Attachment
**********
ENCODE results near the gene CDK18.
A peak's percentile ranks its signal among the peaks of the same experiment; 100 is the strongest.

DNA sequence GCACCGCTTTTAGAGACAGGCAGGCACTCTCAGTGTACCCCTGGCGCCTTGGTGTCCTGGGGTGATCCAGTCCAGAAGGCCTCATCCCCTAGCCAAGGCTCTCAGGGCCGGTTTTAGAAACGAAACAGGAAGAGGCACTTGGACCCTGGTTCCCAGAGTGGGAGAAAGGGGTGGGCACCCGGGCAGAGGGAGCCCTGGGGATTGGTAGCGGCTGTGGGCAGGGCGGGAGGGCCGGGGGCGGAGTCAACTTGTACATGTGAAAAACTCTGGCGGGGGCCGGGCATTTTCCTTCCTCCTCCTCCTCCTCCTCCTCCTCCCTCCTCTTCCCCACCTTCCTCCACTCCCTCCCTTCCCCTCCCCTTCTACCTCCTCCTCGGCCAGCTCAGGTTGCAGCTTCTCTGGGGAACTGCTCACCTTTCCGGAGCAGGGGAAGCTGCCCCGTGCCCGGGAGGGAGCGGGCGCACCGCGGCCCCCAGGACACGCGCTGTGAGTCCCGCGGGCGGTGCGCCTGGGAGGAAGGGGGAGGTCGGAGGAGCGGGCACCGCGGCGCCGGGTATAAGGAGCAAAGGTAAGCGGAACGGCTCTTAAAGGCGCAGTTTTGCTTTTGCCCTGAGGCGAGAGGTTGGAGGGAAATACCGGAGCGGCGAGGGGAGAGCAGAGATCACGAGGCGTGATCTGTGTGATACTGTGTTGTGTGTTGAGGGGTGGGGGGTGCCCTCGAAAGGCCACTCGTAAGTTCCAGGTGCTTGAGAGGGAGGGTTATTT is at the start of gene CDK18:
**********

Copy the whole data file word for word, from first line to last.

ENCODE results near the gene CDK18.
A peak's percentile ranks its signal among the peaks of the same experiment; 100 is the strongest.

DNA sequence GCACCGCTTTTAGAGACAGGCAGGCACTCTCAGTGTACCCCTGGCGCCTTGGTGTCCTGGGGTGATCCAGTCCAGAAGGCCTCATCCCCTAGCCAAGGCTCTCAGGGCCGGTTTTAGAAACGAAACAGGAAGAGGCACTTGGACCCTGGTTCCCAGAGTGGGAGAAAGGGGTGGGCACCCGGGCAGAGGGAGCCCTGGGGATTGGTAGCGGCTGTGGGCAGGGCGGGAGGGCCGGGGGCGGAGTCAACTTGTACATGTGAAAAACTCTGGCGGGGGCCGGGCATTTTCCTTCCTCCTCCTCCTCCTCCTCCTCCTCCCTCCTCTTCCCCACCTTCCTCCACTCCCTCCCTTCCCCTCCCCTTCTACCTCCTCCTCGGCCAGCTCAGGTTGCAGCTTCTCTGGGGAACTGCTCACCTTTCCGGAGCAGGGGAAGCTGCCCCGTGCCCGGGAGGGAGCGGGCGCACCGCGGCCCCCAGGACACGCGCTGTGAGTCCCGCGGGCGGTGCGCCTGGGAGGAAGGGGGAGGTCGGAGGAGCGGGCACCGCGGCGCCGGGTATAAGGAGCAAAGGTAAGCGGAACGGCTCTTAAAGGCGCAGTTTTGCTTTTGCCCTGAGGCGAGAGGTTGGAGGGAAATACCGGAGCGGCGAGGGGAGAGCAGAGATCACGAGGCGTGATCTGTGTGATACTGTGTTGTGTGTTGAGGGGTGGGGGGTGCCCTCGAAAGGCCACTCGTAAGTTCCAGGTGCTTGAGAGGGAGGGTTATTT is at the start of gene CDK18: